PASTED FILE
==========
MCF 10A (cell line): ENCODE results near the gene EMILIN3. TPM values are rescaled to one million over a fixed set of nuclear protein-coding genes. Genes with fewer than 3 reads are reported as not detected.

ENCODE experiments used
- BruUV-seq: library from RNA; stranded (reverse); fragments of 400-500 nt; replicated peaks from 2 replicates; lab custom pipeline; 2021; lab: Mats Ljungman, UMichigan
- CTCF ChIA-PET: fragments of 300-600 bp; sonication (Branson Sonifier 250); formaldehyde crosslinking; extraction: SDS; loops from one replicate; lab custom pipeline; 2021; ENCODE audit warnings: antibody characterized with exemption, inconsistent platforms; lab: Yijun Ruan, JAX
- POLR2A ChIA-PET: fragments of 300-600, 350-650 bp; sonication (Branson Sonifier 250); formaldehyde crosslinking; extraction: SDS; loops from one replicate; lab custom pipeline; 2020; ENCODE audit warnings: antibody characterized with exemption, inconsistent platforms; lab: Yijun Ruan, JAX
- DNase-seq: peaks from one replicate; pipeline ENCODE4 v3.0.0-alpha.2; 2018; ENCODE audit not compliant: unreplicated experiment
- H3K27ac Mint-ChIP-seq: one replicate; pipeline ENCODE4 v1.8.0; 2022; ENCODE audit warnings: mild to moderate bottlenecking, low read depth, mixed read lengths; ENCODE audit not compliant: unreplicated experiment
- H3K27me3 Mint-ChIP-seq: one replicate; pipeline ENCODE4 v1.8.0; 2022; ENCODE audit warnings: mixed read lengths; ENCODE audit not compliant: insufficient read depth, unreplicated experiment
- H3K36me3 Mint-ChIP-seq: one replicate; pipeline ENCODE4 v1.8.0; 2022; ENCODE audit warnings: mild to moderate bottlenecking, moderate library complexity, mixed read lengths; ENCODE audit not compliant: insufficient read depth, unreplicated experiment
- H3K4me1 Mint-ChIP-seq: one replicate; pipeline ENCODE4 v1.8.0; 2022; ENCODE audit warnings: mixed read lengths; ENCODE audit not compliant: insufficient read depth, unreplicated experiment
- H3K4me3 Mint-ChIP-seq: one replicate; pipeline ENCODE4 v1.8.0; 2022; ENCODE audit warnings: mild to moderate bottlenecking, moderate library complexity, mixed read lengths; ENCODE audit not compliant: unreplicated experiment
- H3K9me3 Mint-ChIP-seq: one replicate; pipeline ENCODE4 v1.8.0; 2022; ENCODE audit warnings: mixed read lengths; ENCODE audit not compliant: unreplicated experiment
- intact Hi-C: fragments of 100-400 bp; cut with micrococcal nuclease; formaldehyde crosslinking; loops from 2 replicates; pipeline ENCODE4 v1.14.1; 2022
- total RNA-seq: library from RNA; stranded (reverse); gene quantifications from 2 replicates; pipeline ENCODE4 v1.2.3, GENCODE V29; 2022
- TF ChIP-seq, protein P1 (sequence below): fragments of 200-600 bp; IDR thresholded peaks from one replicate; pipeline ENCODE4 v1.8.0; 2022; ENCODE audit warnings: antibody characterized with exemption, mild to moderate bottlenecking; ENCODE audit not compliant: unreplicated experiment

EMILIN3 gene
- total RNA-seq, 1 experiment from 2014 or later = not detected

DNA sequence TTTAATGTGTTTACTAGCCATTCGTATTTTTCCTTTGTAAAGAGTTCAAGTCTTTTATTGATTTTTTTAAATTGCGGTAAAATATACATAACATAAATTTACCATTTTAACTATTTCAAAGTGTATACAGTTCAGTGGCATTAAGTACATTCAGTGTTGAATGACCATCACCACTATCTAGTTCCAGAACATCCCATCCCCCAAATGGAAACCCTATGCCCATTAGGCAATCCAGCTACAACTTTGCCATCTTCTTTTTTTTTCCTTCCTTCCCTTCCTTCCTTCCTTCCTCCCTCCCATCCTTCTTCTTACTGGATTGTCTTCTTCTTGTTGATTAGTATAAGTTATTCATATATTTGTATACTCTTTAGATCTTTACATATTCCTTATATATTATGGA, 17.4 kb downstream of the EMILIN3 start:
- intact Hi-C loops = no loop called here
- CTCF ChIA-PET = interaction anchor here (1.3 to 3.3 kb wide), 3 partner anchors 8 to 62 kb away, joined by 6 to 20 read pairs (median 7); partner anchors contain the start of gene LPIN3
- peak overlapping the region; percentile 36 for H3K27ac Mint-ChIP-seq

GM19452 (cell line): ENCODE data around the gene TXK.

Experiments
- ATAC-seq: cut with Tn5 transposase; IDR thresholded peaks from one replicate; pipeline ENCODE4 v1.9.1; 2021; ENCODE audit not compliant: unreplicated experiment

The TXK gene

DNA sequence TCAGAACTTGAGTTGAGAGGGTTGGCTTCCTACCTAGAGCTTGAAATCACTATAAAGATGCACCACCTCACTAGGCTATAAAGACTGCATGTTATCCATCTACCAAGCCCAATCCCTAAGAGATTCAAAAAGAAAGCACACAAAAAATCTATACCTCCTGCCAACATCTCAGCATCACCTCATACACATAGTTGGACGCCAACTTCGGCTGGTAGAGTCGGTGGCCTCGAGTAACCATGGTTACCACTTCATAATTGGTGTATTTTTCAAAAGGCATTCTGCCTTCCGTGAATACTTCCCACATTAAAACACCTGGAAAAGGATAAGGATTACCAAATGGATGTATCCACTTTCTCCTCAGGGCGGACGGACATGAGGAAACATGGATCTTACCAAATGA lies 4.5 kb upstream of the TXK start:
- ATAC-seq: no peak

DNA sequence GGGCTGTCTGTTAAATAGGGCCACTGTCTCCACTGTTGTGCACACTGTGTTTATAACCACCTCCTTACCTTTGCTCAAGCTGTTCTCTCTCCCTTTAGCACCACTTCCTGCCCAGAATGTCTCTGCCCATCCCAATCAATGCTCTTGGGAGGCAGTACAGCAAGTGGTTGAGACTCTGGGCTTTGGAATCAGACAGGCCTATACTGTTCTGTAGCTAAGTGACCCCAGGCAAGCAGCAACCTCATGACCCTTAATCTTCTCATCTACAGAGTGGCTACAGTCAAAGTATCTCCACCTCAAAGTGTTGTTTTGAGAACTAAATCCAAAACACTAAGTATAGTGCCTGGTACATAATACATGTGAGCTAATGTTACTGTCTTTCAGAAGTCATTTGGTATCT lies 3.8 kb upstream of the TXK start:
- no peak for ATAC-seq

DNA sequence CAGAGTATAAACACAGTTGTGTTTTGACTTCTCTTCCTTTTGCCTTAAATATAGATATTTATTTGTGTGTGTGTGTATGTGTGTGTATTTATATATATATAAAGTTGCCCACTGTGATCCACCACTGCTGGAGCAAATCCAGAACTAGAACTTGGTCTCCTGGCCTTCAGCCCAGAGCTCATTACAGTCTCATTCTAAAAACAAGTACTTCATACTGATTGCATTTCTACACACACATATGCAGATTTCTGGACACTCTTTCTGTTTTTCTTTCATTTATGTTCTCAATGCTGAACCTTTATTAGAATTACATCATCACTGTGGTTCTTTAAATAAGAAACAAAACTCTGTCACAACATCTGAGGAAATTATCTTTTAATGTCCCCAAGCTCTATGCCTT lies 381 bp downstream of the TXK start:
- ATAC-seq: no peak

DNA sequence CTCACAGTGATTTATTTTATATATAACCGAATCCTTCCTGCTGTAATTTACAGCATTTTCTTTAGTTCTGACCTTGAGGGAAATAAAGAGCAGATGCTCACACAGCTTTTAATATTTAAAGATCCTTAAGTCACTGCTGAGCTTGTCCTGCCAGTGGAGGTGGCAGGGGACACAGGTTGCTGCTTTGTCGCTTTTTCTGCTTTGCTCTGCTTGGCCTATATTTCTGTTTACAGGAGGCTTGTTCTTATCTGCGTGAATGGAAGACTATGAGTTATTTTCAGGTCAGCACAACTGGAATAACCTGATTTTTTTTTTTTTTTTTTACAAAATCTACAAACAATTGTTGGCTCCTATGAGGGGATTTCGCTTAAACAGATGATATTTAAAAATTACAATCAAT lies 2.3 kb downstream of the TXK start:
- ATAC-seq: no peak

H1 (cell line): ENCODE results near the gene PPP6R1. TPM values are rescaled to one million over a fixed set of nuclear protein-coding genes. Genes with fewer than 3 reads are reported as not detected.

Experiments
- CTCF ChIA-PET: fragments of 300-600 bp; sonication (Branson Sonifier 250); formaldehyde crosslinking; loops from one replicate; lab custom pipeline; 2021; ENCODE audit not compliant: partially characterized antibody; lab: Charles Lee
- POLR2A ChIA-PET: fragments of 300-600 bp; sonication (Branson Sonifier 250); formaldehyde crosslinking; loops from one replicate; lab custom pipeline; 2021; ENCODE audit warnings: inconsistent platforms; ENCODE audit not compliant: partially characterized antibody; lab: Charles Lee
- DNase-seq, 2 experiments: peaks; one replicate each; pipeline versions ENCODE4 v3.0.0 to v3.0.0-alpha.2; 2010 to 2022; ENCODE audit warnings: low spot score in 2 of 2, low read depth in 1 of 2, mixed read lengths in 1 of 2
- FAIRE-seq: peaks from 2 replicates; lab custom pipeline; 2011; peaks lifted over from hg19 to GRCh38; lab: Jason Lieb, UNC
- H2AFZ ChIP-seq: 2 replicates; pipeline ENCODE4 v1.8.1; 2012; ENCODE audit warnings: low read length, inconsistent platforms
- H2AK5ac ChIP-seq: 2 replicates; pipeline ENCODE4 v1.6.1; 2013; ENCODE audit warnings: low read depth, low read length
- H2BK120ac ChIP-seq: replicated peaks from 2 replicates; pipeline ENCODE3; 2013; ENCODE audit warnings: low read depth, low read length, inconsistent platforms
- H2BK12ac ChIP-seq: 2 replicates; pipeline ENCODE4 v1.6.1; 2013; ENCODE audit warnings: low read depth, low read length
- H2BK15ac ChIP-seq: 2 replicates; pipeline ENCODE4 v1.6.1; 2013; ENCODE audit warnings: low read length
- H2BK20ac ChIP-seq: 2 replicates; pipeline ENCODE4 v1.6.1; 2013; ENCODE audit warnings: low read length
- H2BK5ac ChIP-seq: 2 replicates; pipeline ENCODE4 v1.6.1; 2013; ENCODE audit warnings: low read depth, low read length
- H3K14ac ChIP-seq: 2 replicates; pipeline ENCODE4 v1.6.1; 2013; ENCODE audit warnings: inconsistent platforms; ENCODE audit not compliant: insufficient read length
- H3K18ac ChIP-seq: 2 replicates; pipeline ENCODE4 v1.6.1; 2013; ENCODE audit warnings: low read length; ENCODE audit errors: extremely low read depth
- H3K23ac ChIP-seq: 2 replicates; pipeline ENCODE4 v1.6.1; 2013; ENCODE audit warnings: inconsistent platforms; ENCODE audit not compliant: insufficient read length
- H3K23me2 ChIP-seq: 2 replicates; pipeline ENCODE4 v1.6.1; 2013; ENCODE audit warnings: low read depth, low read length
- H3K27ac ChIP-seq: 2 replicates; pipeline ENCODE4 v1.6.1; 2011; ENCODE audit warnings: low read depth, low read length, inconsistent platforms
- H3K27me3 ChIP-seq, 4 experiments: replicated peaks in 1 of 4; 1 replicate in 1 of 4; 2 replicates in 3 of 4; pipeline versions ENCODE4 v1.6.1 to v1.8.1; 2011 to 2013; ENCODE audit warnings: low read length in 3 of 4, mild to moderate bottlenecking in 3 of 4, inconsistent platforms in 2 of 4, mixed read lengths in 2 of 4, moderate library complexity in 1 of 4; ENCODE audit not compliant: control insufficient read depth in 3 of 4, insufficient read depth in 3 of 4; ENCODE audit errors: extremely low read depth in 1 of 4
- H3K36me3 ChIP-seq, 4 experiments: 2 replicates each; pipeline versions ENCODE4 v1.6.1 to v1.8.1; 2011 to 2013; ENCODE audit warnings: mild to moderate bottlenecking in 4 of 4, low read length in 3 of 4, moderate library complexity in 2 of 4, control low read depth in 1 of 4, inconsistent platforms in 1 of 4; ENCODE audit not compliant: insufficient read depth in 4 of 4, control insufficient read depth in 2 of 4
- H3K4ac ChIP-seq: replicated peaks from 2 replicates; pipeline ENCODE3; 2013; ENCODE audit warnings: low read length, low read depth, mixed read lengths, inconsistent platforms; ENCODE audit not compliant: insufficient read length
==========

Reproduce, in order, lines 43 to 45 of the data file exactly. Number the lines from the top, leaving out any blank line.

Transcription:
- H2BK12ac ChIP-seq: 2 replicates; pipeline ENCODE4 v1.6.1; 2013; ENCODE audit warnings: low read depth, low read length
- H2BK15ac ChIP-seq: 2 replicates; pipeline ENCODE4 v1.6.1; 2013; ENCODE audit warnings: low read length
- H2BK20ac ChIP-seq: 2 replicates; pipeline ENCODE4 v1.6.1; 2013; ENCODE audit warnings: low read length